Skip to main content

You can now Photoshop someone out of an image with one click

Adobe Photoshop’s artificial intelligence can now handle one of the most time-consuming manual editing tasks: Creating a mask around hair. In a major update across its entire photo and video ecosystem, Adobe announced a bevy of new features, including smarter selections in Photoshop, a new local hue tool in Lightroom, and a Lightroom-esque overhaul for Adobe Camera RAW.

Photoshop’s Select Subject tool isn’t new, but today’s update will make it much more useful to anyone working with photos of people. The tool uses A.I. to automatically select and mask the subject of the photograph, but previous implementations fell short when it came to complex selections — like hair. That’s changing, Adobe says, with an update to the algorithm that allows Select Subject to first recognize what that subject is and refine its selection based on that context. When a person is detected, additional algorithms are used specifically to mask out the subject’s hair.

Adobe has also given Camera RAW a major interface makeover. The longstanding but clunky user interface feels much more like Lightroom. The same controls are there, Adobe says, but now organized in a right-hand toolbar. The redesign also leaves more screen real estate for the image itself.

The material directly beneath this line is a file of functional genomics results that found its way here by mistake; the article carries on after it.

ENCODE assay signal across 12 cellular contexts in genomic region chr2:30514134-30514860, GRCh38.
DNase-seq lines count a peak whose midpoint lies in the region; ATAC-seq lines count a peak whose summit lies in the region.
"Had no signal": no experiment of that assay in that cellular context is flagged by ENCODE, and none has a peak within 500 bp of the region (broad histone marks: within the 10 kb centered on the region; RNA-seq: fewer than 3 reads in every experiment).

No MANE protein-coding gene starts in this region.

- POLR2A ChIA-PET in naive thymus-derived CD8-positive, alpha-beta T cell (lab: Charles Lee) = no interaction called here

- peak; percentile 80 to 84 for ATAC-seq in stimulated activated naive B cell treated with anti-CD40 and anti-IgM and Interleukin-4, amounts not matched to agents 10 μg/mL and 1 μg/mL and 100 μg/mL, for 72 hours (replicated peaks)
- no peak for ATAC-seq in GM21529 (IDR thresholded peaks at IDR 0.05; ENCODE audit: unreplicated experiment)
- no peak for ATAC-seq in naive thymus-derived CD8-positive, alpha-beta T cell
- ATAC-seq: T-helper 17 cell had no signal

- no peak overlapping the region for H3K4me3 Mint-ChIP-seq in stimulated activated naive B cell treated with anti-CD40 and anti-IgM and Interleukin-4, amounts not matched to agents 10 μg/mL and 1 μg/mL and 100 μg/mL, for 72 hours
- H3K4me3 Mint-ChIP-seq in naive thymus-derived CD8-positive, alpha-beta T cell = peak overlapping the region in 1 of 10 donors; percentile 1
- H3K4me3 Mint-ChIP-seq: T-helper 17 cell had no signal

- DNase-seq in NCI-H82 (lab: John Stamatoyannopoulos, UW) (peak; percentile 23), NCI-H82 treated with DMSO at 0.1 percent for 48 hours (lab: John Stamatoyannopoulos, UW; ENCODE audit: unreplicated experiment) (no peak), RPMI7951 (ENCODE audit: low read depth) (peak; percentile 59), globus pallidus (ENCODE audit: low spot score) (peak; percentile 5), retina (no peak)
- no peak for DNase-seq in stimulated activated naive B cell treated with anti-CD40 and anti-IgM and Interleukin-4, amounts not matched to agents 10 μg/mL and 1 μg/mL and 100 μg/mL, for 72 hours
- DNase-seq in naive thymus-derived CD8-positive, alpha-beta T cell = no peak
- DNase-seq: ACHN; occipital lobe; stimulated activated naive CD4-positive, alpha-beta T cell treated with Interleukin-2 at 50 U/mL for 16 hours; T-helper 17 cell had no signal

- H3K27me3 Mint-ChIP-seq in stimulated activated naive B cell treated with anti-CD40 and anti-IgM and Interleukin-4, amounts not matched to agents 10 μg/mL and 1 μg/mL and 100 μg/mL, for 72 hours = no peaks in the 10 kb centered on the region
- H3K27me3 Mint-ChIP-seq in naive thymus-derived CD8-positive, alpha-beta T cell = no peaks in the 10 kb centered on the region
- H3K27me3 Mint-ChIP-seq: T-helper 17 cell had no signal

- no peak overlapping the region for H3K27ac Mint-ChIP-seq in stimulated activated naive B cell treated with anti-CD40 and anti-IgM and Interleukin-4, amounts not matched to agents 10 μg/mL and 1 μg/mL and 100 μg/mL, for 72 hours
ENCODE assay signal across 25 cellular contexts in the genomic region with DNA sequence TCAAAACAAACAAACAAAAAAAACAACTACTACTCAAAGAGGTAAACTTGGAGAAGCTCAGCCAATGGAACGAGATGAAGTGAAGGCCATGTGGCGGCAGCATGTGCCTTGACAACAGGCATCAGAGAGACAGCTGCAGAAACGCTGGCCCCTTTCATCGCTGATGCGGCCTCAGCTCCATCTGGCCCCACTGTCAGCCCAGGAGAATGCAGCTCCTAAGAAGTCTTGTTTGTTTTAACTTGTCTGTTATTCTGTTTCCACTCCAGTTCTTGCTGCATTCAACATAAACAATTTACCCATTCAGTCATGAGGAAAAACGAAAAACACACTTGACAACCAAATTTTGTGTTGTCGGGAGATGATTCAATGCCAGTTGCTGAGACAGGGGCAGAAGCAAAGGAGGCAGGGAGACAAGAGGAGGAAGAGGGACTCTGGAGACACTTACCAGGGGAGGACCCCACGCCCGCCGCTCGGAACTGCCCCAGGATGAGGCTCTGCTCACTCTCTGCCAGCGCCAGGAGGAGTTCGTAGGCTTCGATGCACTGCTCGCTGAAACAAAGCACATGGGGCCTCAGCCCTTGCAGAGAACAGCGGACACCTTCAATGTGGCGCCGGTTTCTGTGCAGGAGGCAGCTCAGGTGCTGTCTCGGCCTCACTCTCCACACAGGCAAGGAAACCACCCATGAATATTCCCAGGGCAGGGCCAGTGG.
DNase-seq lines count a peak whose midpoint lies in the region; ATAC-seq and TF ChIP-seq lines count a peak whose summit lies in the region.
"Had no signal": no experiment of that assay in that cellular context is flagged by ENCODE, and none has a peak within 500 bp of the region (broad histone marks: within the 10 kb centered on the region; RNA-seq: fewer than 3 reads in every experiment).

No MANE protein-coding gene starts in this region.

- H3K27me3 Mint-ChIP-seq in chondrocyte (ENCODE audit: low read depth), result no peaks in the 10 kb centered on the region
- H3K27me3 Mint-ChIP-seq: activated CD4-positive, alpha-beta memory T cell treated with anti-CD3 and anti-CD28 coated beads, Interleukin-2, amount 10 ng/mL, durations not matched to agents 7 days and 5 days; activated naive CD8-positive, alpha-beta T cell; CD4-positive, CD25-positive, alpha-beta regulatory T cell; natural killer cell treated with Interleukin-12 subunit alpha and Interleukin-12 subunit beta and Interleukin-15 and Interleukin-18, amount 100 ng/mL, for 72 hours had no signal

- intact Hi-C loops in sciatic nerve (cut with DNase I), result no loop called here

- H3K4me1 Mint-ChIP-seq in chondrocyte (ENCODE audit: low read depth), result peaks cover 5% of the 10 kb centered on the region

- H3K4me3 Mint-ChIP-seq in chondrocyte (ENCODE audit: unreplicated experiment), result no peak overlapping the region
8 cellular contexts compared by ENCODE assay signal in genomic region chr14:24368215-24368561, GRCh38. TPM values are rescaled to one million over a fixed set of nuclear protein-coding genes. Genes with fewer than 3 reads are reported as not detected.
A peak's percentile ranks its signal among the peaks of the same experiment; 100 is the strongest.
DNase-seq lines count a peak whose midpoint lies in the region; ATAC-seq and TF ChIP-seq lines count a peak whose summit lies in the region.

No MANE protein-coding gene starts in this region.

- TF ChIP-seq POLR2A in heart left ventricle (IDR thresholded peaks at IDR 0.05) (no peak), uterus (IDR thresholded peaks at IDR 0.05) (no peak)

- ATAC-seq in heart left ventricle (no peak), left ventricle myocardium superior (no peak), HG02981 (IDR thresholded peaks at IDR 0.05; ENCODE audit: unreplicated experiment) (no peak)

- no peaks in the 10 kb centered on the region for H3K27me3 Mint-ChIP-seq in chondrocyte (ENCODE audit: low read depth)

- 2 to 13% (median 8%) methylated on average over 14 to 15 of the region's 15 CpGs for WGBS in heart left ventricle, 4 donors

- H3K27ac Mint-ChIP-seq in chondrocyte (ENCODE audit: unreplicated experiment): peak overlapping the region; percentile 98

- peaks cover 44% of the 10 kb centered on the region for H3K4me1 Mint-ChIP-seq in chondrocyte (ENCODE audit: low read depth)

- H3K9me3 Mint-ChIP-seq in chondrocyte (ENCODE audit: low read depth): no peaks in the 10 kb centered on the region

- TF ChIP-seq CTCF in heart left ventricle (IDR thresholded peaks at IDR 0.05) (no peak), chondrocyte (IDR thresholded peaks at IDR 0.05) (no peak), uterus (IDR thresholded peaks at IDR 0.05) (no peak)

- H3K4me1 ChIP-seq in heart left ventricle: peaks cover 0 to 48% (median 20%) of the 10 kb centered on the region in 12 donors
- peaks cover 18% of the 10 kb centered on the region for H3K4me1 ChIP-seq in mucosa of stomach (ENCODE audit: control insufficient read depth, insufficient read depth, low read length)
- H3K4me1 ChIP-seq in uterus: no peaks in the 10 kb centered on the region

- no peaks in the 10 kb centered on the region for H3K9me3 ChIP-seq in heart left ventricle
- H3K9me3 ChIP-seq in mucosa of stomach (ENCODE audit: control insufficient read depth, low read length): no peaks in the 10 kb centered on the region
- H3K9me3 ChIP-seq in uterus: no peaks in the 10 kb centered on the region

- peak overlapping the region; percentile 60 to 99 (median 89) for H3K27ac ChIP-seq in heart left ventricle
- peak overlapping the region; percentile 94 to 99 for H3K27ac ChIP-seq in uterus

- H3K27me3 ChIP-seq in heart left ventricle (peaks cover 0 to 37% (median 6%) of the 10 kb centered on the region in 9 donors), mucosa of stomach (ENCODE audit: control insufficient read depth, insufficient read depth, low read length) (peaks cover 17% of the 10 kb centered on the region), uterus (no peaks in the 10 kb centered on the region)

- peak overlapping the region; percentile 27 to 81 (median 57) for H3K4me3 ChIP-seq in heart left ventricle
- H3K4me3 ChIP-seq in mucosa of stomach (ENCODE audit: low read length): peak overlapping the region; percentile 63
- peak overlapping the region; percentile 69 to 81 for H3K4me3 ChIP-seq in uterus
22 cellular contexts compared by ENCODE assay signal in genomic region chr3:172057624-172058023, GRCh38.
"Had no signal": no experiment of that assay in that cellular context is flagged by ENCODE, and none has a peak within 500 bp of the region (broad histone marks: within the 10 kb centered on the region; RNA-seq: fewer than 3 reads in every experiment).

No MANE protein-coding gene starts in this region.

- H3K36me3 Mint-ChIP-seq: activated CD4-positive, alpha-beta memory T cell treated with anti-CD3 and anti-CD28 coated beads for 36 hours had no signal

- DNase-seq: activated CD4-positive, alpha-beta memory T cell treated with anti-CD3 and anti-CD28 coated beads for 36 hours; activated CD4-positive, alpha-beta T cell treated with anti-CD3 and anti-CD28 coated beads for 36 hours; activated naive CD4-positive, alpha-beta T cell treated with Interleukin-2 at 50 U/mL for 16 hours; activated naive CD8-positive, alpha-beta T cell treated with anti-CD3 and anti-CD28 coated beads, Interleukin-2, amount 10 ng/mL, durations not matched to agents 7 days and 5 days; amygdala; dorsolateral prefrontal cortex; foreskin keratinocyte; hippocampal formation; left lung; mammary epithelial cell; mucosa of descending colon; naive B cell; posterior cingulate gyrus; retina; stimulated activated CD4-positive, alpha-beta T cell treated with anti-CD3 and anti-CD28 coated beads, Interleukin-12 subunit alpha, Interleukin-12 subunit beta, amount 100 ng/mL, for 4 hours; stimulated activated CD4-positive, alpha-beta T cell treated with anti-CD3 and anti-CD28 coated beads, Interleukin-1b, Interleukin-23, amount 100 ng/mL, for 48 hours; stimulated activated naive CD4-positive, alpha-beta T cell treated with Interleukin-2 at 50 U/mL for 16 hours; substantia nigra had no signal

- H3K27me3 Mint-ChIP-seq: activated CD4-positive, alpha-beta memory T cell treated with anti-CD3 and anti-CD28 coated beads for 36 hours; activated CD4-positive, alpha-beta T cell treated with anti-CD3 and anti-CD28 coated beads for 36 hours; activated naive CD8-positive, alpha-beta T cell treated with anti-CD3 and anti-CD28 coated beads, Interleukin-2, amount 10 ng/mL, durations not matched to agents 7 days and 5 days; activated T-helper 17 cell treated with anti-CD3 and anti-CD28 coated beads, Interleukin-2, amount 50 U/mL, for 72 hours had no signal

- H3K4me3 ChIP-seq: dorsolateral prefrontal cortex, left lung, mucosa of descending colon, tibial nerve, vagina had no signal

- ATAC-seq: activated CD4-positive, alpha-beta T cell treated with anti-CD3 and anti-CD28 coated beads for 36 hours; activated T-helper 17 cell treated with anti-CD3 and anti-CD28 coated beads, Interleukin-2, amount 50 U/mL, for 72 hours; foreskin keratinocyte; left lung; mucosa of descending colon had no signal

Photoshop also gains the ability to rotate patterns, to auto-activate Adobe fonts, and to use Adobe Capture to pull colors and patterns from an image as a Photoshop plug-in instead of a mobile app.

Photoshop for iPad will also now easily be able to open photos from Lightroom with a new “send to Lightroom” button. The option brings a Desktop-like ability to move from Lightroom to Photoshop and back again to the iPad version.

New Lightroom features

Lightroom also gains a long list of features, starting with a new hue tool available in both Lightroom CC and Lightroom Classic (as well as Adobe Camera RAW). The hue adjustment — which changes one color to another — is now an option in all local editing tools, including the brush, graduated filter, and radial filter. Adobe says that the tool can be used to perfect skin tone without affecting the rest of the image, something that previously would have required opening the photo in Photoshop.